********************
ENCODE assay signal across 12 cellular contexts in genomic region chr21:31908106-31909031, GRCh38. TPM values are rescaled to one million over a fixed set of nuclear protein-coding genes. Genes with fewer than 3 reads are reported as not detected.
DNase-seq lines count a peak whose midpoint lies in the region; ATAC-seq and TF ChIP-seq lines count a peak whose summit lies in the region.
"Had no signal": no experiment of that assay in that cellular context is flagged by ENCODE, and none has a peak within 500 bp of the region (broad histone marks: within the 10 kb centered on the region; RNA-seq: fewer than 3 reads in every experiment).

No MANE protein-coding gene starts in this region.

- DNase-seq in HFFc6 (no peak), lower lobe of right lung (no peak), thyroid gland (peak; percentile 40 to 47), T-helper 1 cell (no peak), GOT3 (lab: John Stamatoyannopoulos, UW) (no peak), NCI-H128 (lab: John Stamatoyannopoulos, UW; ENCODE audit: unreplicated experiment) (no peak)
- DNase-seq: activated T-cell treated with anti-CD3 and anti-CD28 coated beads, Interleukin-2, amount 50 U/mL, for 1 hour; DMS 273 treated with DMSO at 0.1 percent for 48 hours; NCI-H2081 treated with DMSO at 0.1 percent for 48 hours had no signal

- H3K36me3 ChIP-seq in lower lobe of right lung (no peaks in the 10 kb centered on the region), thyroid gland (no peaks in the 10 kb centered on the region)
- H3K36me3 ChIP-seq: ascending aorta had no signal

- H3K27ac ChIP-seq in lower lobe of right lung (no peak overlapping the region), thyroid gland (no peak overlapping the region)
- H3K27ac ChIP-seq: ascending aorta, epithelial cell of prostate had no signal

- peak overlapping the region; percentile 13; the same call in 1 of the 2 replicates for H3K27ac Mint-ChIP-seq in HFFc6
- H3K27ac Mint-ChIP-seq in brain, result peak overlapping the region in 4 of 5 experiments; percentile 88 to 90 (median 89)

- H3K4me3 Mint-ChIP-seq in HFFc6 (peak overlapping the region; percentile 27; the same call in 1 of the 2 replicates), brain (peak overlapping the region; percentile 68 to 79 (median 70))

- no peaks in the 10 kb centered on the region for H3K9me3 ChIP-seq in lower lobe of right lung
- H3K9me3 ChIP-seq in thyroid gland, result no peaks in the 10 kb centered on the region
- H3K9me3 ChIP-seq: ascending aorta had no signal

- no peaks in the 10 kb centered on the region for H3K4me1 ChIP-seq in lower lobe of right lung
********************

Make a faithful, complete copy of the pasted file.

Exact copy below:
ENCODE assay signal across 12 cellular contexts in genomic region chr21:31908106-31909031, GRCh38. TPM values are rescaled to one million over a fixed set of nuclear protein-coding genes. Genes with fewer than 3 reads are reported as not detected.
DNase-seq lines count a peak whose midpoint lies in the region; ATAC-seq and TF ChIP-seq lines count a peak whose summit lies in the region.
"Had no signal": no experiment of that assay in that cellular context is flagged by ENCODE, and none has a peak within 500 bp of the region (broad histone marks: within the 10 kb centered on the region; RNA-seq: fewer than 3 reads in every experiment).

No MANE protein-coding gene starts in this region.

- DNase-seq in HFFc6 (no peak), lower lobe of right lung (no peak), thyroid gland (peak; percentile 40 to 47), T-helper 1 cell (no peak), GOT3 (lab: John Stamatoyannopoulos, UW) (no peak), NCI-H128 (lab: John Stamatoyannopoulos, UW; ENCODE audit: unreplicated experiment) (no peak)
- DNase-seq: activated T-cell treated with anti-CD3 and anti-CD28 coated beads, Interleukin-2, amount 50 U/mL, for 1 hour; DMS 273 treated with DMSO at 0.1 percent for 48 hours; NCI-H2081 treated with DMSO at 0.1 percent for 48 hours had no signal

- H3K36me3 ChIP-seq in lower lobe of right lung (no peaks in the 10 kb centered on the region), thyroid gland (no peaks in the 10 kb centered on the region)
- H3K36me3 ChIP-seq: ascending aorta had no signal

- H3K27ac ChIP-seq in lower lobe of right lung (no peak overlapping the region), thyroid gland (no peak overlapping the region)
- H3K27ac ChIP-seq: ascending aorta, epithelial cell of prostate had no signal

- peak overlapping the region; percentile 13; the same call in 1 of the 2 replicates for H3K27ac Mint-ChIP-seq in HFFc6
- H3K27ac Mint-ChIP-seq in brain, result peak overlapping the region in 4 of 5 experiments; percentile 88 to 90 (median 89)

- H3K4me3 Mint-ChIP-seq in HFFc6 (peak overlapping the region; percentile 27; the same call in 1 of the 2 replicates), brain (peak overlapping the region; percentile 68 to 79 (median 70))

- no peaks in the 10 kb centered on the region for H3K9me3 ChIP-seq in lower lobe of right lung
- H3K9me3 ChIP-seq in thyroid gland, result no peaks in the 10 kb centered on the region
- H3K9me3 ChIP-seq: ascending aorta had no signal

- no peaks in the 10 kb centered on the region for H3K4me1 ChIP-seq in lower lobe of right lung